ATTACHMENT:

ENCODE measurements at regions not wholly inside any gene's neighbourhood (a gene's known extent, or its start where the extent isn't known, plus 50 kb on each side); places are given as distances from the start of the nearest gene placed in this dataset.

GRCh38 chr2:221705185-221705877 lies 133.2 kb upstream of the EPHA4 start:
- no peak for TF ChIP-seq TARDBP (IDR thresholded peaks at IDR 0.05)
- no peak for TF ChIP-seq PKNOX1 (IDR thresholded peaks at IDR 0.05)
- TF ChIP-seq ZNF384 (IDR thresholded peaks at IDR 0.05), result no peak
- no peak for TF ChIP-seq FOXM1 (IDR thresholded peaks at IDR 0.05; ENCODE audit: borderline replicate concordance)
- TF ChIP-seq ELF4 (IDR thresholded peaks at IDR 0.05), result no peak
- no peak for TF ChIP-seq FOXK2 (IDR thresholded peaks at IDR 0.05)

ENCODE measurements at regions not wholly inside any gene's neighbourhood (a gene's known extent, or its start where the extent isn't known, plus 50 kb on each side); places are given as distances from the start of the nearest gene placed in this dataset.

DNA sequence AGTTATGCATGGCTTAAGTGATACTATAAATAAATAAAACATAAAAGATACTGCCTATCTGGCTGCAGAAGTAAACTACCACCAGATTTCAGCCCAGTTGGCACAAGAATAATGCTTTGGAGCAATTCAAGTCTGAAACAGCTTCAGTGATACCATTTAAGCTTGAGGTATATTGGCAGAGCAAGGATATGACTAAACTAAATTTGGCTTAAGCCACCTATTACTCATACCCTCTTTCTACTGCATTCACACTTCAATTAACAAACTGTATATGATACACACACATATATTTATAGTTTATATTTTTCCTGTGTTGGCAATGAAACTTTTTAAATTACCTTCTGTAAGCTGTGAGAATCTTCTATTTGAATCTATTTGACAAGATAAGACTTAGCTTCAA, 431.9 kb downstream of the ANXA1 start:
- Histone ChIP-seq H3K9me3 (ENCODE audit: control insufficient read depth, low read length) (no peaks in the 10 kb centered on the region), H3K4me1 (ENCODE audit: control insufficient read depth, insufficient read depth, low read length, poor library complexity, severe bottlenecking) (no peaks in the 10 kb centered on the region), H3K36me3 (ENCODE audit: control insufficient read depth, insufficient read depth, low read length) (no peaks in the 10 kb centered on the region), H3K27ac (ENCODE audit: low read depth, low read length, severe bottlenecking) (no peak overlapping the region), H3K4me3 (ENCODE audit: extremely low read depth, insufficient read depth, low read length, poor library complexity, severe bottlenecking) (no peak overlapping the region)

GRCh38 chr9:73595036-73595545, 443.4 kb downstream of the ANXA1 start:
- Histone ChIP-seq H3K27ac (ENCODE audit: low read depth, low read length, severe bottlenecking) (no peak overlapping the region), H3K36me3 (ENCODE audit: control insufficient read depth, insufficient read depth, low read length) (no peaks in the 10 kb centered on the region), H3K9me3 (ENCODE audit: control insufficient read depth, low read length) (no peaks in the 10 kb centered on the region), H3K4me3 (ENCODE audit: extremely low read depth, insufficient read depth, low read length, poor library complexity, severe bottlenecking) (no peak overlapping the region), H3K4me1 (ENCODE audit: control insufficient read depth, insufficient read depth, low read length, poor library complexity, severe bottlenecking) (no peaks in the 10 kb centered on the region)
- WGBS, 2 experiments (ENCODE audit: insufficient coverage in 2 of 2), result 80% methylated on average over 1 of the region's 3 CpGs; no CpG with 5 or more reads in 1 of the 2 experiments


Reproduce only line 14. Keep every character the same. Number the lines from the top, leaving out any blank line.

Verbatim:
- WGBS, 2 experiments (ENCODE audit: insufficient coverage in 2 of 2), result 80% methylated on average over 1 of the region's 3 CpGs; no CpG with 5 or more reads in 1 of the 2 experiments